In the following game against No. 24 Brown on March 2, Hem recorded another five goals, including the game-winner late in the fourth quarter. After coming back from a 16-11 deficit in the fourth quarter, Harvard found itself tied with Brown 17-17 with 30 seconds remaining. After a timeout, Hem showed off her lacrosse IQ, making a last-second adjustment to score the game-winner and give the Crimson its first lead of the entire game.

“We had called the timeout. We expected the Brown defense to come out in one thing and they didn't, and within seconds, the whole offense shifted, and Callie cut and scored,” Wills explained.

“I think it showed how hard we had played and how much we believed the entire game that we could win and it accumulated there at the end,” Hem said.

On March 7, Hem was added to the Tewaaraton Watch List, given to the top player in college lacrosse. The top 75 collegiate players are placed on a watch list before it is narrowed down to the top female and male lacrosse players in the country. As a result, making this list is a huge honor and recognition for a player.

“I think sometimes the Ivy League doesn't get as much respect,” Wills said. “So, to finally have her get that recognition for four years of hard work I think that was really important to us, as well as to her.”

“I honestly wasn't really expecting that. So that was definitely a cool surprise. But I also think that was just our team had a really strong start in the beginning of the season, and I think we just had a lot of momentum and there was some outside recognition from that,” Hem reflected.

“I think it's also like a team recognition because they go against her every day in practice. She pushes them, they push her, and I think it's a group effort, as much as it's an individual award,” Wills added.

A couple of days later, on March 12, Harvard was dealt its first loss from a physical Duke team in a close 15-13 game. Instead of backing down from the physicality, Hem used the chance to show how her confidence has grown over the years and used it to fuel her.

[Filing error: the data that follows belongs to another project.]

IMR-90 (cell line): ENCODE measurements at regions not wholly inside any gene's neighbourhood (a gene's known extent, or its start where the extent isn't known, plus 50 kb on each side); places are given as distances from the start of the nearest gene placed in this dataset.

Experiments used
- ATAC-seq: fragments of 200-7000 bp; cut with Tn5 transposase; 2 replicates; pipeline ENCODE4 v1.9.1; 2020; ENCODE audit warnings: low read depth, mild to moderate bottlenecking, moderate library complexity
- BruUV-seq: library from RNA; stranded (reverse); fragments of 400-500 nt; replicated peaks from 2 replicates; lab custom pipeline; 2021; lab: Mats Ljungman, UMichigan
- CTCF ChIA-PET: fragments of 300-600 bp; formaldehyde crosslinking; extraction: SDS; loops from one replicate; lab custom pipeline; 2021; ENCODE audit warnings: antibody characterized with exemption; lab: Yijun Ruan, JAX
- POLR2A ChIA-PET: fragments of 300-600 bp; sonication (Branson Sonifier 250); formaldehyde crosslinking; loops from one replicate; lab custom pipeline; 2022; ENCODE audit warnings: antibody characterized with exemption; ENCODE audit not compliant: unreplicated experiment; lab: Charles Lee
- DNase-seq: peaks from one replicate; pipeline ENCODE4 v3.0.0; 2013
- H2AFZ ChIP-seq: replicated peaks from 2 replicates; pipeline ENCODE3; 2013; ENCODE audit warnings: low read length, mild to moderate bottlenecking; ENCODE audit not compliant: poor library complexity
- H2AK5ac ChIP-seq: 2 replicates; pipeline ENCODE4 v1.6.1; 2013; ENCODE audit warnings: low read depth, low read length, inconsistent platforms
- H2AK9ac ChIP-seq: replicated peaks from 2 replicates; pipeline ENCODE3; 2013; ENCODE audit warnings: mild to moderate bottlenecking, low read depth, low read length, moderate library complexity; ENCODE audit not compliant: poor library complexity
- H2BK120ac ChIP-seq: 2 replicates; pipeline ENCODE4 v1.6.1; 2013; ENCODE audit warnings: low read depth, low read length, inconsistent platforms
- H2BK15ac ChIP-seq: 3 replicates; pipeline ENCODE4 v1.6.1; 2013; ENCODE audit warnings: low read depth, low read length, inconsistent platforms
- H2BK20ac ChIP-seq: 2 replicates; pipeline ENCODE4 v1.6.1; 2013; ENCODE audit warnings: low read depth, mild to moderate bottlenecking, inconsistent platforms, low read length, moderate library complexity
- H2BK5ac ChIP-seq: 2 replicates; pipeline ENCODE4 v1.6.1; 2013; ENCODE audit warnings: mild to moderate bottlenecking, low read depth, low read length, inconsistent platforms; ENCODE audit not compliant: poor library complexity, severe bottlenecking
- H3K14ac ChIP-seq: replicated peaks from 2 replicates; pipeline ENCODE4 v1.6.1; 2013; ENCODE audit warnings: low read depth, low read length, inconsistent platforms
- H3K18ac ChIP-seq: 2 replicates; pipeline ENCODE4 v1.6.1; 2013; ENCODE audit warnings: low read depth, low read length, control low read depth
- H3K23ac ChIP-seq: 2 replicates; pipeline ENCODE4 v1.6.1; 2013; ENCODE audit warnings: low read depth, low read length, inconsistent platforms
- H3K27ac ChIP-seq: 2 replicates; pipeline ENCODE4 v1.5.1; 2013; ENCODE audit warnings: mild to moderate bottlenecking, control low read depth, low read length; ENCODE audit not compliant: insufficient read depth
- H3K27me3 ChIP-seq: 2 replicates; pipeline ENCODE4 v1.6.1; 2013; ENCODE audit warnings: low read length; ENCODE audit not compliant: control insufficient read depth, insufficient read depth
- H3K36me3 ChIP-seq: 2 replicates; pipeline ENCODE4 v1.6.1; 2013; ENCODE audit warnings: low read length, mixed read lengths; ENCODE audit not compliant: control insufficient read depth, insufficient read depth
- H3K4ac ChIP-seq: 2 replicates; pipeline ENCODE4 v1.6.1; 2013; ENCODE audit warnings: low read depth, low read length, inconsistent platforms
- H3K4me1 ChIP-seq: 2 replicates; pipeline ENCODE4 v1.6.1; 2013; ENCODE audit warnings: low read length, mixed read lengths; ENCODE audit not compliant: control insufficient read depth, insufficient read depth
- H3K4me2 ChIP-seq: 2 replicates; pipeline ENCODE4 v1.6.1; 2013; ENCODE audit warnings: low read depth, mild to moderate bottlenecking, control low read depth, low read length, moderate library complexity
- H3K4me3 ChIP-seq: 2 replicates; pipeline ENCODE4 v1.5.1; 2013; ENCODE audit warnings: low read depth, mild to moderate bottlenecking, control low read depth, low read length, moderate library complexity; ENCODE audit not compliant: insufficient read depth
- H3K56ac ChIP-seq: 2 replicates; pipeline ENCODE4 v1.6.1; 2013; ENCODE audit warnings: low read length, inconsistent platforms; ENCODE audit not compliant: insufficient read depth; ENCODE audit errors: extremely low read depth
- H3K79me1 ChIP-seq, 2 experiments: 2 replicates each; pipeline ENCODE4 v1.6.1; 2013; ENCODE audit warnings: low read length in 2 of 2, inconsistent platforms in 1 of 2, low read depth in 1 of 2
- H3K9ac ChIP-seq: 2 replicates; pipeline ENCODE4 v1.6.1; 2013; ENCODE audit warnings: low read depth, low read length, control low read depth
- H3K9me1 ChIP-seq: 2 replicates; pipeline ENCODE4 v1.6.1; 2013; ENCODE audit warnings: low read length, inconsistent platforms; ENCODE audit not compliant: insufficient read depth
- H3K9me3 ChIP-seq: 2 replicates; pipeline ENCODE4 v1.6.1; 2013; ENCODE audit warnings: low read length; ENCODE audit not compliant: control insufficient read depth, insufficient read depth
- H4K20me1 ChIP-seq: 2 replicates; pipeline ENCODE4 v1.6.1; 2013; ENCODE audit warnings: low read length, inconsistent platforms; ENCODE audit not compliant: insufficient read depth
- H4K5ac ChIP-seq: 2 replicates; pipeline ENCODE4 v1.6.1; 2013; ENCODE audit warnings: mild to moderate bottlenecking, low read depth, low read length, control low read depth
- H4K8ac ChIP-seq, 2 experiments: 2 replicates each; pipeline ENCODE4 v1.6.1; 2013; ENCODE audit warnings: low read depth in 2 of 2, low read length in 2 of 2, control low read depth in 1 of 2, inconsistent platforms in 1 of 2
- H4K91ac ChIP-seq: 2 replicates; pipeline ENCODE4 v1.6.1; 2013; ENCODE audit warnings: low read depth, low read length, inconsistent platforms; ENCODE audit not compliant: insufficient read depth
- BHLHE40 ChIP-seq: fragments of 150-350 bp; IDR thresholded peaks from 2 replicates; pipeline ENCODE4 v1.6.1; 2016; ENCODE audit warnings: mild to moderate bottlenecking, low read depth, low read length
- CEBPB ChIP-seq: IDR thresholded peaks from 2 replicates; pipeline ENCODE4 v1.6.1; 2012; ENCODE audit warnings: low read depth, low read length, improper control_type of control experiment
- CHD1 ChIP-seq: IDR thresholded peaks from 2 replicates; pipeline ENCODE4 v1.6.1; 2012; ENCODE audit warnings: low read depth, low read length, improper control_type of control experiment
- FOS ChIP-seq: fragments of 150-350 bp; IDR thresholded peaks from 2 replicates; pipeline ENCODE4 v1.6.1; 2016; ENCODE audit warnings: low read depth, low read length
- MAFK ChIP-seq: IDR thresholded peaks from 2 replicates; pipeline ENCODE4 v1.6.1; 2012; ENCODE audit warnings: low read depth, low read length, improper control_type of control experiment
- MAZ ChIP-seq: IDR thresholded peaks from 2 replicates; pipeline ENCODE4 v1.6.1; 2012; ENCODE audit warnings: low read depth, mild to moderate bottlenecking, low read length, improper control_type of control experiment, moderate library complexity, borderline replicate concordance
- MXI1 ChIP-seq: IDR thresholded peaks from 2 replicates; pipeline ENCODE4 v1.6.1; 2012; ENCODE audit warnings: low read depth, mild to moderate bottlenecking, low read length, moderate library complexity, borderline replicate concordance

“They were specifically very physical with her. And she took their physicality and just turned and put it right back up on the scoreboard against them,” Wills said.

For the remainder of the season, the Crimson only fell to No. 15 Penn, No. 10 Yale, and No. 18 Princeton in an overtime defeat. It dominated High Point University, Dartmouth, Merrimack College, Cornell, Stonehill College, and Columbia.

Throughout the season Hem has continued to prove her incredible offensive capabilities.

Hem “realizes just how talented she is. And she realizes that nobody can really mark her,” Wills stated.

Not only is Hem a leader on the field, but she has also grown into a crucial behind-the-scenes leader off the field.

“Callie is not the loudest person. She's got a lot of really good things to say, but she focuses more on that one-on-one connection, as opposed to being that loud voice. But I think that's where she's been able to connect with a lot of different people on our team,” Wills said.

As Harvard prepares for its upcoming game against No. 8 Yale, Hem is focused on winning an Ivy League title while simultaneously getting the most out of her remaining time with the team.

“Individually, I would just say, because it's my last season, to not have any regrets,” Hem said about her goals for this year. “I know it's not going to last forever. So just enjoy every moment and play as hard as I can.”

Hem has made her mark on Harvard Women’s Lacrosse as an incredible offensive power on the field while remaining humble, enthusiastic, and encouraging on the sidelines. Hem isn’t sure what’s next for her in life, but she is confident that she will continue to be involved in the sport somehow.

”It's been one of the best experiences of my life. I will always look back on it with a ton of positivity and just gratitude for everything that I was able to experience here.”

—Staff writer Luke Lawson can be reached at